Let's say you wanted to understand a social problem in depth. Let's say you wanted to move from a dry, statistical understanding of a problem to a rich, humane one. How would you do it? What steps would you take on your climb toward understanding?
Well, obviously, first you'd start with the data. Let's say, for example, you were studying teenage pregnancy. You'd want to understand the basic facts and trends. You'd discover from a recent Brookings Institution report that annual teenage childbearing rates have declined by an astonishing 52 percent since 1991.
Next you'd want to get some grasp of the general causes for this phenomenon. At this stage, you would consult the academic research.
This research casts doubt on some possible explanations for the amazing decline. Teenage pregnancy rates are not falling because abortion is on the rise. As far as we can tell, abortion rates are falling, too. Better sexual education must have had some role, but that doesn't explain the trend either. Teen pregnancy is declining just as much in states like Texas without comprehensive sex ed as it is in states like New Jersey with it.
On the other hand, improved contraception is working. Pregnancy rates fall as people move away from condoms toward IUDs. Sexual attitudes are changing, too. Teenagers are having their first sexual experiences later than they used to, and they are less sexually active than previous generations.
This academic research offers a look at general tendencies within groups. The research helps you to make informed generalizations about how categories of people are behaving. If you use it correctly, you can even make snappy generalizations about classes of people that are fun and useful up to a point.
But this work is insufficient for anyone seeking deep understanding. Unlike minnows, human beings don't exist just as members of groups. We all know people whose lives are breathtakingly unpredictable: a Mormon leader who came out of the closet and became a gay dad; an investment banker who became a nun; a child with a wandering anthropologist mom who became president.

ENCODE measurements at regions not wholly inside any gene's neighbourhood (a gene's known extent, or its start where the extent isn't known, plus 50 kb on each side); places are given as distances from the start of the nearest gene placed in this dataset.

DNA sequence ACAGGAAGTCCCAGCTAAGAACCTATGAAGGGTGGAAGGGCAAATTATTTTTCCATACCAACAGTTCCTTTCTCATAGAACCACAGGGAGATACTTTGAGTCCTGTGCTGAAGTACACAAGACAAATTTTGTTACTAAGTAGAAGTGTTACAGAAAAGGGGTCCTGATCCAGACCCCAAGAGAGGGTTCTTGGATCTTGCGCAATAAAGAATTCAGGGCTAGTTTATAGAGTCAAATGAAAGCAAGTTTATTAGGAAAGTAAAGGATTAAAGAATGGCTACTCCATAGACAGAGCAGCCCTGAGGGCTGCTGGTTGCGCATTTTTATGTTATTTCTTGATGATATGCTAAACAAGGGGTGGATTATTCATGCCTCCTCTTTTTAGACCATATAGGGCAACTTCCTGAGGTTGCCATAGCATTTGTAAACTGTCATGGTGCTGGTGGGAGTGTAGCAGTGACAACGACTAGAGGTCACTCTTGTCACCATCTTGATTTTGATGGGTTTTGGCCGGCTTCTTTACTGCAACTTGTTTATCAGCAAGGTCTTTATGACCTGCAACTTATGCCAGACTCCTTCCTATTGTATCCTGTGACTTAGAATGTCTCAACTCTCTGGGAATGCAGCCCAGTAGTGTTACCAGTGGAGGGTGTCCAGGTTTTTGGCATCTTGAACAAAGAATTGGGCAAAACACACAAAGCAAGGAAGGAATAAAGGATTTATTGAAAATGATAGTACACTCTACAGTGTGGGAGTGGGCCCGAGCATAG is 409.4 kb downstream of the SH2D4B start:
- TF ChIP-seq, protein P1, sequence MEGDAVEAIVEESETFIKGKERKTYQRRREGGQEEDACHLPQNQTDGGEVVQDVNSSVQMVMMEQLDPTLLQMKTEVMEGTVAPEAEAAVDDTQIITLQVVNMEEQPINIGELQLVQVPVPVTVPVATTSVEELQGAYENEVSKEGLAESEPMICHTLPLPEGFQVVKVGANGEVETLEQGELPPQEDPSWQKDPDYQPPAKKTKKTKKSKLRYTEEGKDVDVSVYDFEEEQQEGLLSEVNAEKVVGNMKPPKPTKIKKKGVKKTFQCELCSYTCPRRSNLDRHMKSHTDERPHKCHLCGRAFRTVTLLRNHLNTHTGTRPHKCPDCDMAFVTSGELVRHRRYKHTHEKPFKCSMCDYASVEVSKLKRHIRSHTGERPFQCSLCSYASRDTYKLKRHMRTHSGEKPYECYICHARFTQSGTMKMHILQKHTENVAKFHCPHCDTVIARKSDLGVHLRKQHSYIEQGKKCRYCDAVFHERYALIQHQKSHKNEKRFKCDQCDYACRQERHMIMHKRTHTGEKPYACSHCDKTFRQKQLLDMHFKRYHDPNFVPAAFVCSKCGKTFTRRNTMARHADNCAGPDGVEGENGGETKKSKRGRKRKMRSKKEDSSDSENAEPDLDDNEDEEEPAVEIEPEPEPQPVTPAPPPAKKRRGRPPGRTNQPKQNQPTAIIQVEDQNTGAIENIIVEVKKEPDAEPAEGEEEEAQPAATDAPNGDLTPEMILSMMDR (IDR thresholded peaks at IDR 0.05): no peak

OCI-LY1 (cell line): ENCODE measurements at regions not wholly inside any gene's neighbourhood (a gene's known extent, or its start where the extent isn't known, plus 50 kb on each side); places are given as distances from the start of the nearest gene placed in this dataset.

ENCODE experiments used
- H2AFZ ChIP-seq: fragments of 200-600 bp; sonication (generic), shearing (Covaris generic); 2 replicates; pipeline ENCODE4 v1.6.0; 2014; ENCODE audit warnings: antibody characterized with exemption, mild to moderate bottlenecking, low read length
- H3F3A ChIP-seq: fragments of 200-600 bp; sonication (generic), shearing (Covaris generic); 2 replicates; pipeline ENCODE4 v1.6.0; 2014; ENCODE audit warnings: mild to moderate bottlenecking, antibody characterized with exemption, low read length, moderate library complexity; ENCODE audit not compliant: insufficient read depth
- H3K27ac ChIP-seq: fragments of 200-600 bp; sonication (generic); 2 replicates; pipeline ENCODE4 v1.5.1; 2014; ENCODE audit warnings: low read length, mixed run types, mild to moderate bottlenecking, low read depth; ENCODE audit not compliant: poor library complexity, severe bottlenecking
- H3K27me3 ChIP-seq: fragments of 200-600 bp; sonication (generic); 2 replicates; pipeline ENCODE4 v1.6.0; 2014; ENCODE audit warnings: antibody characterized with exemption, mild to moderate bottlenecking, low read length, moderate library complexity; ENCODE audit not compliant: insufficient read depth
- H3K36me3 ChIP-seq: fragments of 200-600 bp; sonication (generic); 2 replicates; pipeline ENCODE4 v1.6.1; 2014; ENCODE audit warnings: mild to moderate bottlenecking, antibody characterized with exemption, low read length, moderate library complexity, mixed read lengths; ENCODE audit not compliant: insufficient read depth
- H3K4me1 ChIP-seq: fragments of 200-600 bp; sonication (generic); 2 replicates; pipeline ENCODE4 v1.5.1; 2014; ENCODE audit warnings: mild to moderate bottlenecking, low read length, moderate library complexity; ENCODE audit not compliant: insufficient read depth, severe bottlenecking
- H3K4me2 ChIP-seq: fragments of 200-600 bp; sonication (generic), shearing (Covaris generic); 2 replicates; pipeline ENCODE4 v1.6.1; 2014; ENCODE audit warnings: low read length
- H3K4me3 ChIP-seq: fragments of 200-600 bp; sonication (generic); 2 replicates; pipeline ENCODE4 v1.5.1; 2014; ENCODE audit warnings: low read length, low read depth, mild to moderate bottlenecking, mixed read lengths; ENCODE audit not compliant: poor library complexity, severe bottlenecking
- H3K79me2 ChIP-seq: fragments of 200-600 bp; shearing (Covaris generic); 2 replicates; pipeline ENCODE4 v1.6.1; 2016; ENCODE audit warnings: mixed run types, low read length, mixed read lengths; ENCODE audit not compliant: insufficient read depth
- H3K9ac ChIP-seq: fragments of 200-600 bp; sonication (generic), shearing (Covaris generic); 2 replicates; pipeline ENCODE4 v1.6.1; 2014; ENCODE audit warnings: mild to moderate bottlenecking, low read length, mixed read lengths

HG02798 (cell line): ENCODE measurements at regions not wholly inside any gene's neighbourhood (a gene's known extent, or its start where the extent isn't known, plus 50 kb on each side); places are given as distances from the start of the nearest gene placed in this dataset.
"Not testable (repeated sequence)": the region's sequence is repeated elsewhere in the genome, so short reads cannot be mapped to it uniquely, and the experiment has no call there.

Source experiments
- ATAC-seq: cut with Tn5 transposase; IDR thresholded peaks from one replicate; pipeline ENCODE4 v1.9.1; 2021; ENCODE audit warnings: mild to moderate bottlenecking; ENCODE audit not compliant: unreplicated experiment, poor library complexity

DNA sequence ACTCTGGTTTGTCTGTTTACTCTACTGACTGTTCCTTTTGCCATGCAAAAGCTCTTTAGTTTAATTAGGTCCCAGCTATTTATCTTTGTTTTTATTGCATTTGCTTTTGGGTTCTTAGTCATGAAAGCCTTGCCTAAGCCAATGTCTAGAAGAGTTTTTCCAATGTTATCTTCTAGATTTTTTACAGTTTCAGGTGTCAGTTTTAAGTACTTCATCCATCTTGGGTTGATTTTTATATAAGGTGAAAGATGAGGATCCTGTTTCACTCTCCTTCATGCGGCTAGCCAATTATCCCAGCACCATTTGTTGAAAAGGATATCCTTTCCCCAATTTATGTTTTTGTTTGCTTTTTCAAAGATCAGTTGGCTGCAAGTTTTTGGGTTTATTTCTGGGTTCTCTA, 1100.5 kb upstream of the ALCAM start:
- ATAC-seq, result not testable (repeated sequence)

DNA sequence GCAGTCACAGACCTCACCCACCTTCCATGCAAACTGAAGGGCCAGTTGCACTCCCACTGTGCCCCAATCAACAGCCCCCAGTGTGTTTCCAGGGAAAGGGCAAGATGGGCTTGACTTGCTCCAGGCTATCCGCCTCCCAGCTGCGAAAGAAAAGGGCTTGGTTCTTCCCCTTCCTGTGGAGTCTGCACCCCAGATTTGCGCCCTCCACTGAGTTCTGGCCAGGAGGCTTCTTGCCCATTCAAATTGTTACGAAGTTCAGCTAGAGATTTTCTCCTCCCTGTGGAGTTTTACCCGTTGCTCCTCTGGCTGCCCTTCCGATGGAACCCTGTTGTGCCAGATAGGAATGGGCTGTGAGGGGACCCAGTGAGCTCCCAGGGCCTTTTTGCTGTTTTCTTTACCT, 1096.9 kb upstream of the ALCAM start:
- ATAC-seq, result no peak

We all slip into the general patterns of psychology and sociology sometimes, but we aren't captured by them. People live and get pregnant one by one, and each life and each pregnancy has its own unlikely story. To move the next rung up the ladder of understanding you have to dive into the tangle of individual lives. You have to enter the realm of fiction, biography and journalism. My academic colleagues sometimes disparage journalism, but, when done right, it offers a higher form of knowing than social science research.
By conducting sensitive interviews and by telling a specific story, the best journalism respects the infinite dignity of the individual and the unique blend of thoughts and feelings that go into that real, breathing life.
A pregnancy, for example, isn't just a piece of data in a set. It came about after a unique blend of longings and experiences. Maybe a young woman just wanted to feel like an adult; maybe she had some desire for arduous love, maybe she was just absent-minded, or loved danger, or couldn't resist her boyfriend, or saw no possible upside for her future anyway. In each case the ingredients will be different. Only careful case-by-case storytelling can uncover and respect the delirious iconoclasm of how life is actually lived.
But even this isn't the highest rung on the ladder of understanding. Statisticians, academics and journalists all adopt a dispassionate pose. Academics rely on formal methodology and jargon. Journalists observe from behind the wall of their notebooks.
The highest rung on the stairway to understanding is intimacy. Our master-teacher here is Augustine. As he aged, Augustine came to reject those who thought they could understand others from some detached objective stance.
He came to believe that it take selfless love to truly know another person. Love is a form of knowing and being known. Affection motivates you to want to see everything about another. Empathy opens you up to absorb the good and the bad. Love impels you not just to observe but to seek union - to think as another thinks and feel as another feels.
There is a tendency now, especially for those of us in the more affluent classes, to want to use education to make life more predictable, to seek control as the essential good, to emphasize data that masks the remorseless unpredictability of individual lives. But people engaged in direct contact with problems like teenage pregnancy are cured of those linear illusions. Those of us who work with data and for newspapers probably should be continually reminding ourselves to bow down before the knowledge of participation, to defer to the highest form of understanding, which is held by those who walk alongside others every day, who know the first names, who know the smells and fears.
David Brooks is a columnist for The New York Times.
By DAVID BROOKS